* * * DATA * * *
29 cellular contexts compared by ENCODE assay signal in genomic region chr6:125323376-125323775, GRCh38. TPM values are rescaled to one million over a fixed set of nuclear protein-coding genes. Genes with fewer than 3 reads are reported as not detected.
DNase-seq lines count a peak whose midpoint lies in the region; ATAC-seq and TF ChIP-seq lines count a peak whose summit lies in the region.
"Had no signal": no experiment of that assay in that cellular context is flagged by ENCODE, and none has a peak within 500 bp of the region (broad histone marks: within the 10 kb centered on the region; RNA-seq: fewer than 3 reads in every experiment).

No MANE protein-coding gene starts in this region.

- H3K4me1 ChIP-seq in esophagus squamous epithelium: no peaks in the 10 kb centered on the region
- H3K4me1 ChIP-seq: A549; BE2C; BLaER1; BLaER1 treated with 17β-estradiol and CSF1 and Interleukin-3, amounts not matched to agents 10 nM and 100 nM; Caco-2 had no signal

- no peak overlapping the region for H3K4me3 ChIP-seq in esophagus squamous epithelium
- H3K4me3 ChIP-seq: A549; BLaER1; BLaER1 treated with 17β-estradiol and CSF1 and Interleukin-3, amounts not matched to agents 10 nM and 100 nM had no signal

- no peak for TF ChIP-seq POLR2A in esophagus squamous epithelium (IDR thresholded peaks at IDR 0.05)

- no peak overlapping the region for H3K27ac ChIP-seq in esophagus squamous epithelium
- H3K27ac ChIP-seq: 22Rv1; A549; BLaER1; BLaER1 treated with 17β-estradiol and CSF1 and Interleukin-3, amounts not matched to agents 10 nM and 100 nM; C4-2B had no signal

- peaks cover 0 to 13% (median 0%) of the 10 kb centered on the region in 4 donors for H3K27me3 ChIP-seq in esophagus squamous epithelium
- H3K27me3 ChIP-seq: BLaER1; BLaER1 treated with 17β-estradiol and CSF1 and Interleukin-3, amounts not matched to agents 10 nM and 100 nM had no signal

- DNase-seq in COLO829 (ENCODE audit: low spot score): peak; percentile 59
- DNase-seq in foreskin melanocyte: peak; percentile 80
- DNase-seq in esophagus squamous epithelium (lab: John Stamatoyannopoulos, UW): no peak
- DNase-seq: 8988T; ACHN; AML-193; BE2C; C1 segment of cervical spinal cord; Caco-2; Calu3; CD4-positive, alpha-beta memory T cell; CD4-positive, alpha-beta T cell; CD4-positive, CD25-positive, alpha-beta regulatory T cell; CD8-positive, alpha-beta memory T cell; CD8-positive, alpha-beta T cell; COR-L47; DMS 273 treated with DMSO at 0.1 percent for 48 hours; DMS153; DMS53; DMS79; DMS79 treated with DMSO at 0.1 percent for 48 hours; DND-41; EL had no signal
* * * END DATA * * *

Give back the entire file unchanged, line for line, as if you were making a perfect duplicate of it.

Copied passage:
29 cellular contexts compared by ENCODE assay signal in genomic region chr6:125323376-125323775, GRCh38. TPM values are rescaled to one million over a fixed set of nuclear protein-coding genes. Genes with fewer than 3 reads are reported as not detected.
DNase-seq lines count a peak whose midpoint lies in the region; ATAC-seq and TF ChIP-seq lines count a peak whose summit lies in the region.
"Had no signal": no experiment of that assay in that cellular context is flagged by ENCODE, and none has a peak within 500 bp of the region (broad histone marks: within the 10 kb centered on the region; RNA-seq: fewer than 3 reads in every experiment).

No MANE protein-coding gene starts in this region.

- H3K4me1 ChIP-seq in esophagus squamous epithelium: no peaks in the 10 kb centered on the region
- H3K4me1 ChIP-seq: A549; BE2C; BLaER1; BLaER1 treated with 17β-estradiol and CSF1 and Interleukin-3, amounts not matched to agents 10 nM and 100 nM; Caco-2 had no signal

- no peak overlapping the region for H3K4me3 ChIP-seq in esophagus squamous epithelium
- H3K4me3 ChIP-seq: A549; BLaER1; BLaER1 treated with 17β-estradiol and CSF1 and Interleukin-3, amounts not matched to agents 10 nM and 100 nM had no signal

- no peak for TF ChIP-seq POLR2A in esophagus squamous epithelium (IDR thresholded peaks at IDR 0.05)

- no peak overlapping the region for H3K27ac ChIP-seq in esophagus squamous epithelium
- H3K27ac ChIP-seq: 22Rv1; A549; BLaER1; BLaER1 treated with 17β-estradiol and CSF1 and Interleukin-3, amounts not matched to agents 10 nM and 100 nM; C4-2B had no signal

- peaks cover 0 to 13% (median 0%) of the 10 kb centered on the region in 4 donors for H3K27me3 ChIP-seq in esophagus squamous epithelium
- H3K27me3 ChIP-seq: BLaER1; BLaER1 treated with 17β-estradiol and CSF1 and Interleukin-3, amounts not matched to agents 10 nM and 100 nM had no signal

- DNase-seq in COLO829 (ENCODE audit: low spot score): peak; percentile 59
- DNase-seq in foreskin melanocyte: peak; percentile 80
- DNase-seq in esophagus squamous epithelium (lab: John Stamatoyannopoulos, UW): no peak
- DNase-seq: 8988T; ACHN; AML-193; BE2C; C1 segment of cervical spinal cord; Caco-2; Calu3; CD4-positive, alpha-beta memory T cell; CD4-positive, alpha-beta T cell; CD4-positive, CD25-positive, alpha-beta regulatory T cell; CD8-positive, alpha-beta memory T cell; CD8-positive, alpha-beta T cell; COR-L47; DMS 273 treated with DMSO at 0.1 percent for 48 hours; DMS153; DMS53; DMS79; DMS79 treated with DMSO at 0.1 percent for 48 hours; DND-41; EL had no signal